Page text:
Meanwhile in the Netherlands, “fansubbing” has been declared illegal. The Dutch court ruled that subtitles may be distributed only with the consent of the copyright holder. Otherwise, the distribution will constitute copyright infringement. In Australia, certain groups from the entertainment industry sought a court injunction ordering certain internet service providers to block websites offering copyrighted material, including those which distribute “fansubs.”

Consistently in all these disputes, subtitles were subject to copyright infringement cases. Would this be the case under Philippine law? To date, there has been no case involving the issue of whether or not the creation and distribution of subtitles and fansubs constitutes infringement.

Under Philippine law, copyright infringement refers to the violation of any of the economic or moral rights to which a copyright holder is entitled. Under Republic Act No. 8293, otherwise known as the Intellectual Property Code of the Philippines (IP Code), a copyright holder has the exclusive right to carry-out, authorize, or prevent, among others, the reproduction of the work; the dramatization, translation, or other transformation of the work; and other communications of the work to the public.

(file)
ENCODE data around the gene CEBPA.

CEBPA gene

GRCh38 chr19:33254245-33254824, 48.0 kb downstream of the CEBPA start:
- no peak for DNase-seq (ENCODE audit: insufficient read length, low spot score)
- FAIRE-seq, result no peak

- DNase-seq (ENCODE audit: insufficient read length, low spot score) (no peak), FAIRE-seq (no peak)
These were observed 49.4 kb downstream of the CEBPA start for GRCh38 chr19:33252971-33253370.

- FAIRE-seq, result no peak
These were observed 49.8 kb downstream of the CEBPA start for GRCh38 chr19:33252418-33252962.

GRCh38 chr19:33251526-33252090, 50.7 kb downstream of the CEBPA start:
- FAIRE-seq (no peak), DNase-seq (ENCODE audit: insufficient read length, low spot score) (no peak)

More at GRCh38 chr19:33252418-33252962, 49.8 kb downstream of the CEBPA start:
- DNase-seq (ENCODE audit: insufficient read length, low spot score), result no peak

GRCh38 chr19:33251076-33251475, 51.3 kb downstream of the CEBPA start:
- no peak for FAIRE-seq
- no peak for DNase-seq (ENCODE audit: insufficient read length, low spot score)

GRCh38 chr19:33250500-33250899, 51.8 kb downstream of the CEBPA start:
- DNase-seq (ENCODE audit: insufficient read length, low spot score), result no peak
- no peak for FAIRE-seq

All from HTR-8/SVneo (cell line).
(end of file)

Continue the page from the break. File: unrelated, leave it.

Will the creation and subsequent distribution of subtitles result in the reproduction, dramatization, translation or other communication of a “work” to the public and thus give rise to copyright infringement? It seems that the matter is arguable either way.

On the one hand, subtitles may very well be considered as a translation and communication of a “work”, i.e., the movie, to the public. The subtitles translate the dialogue into a particular language and its inclusion in the movie, even as a mere text, results in a form of communication to the public.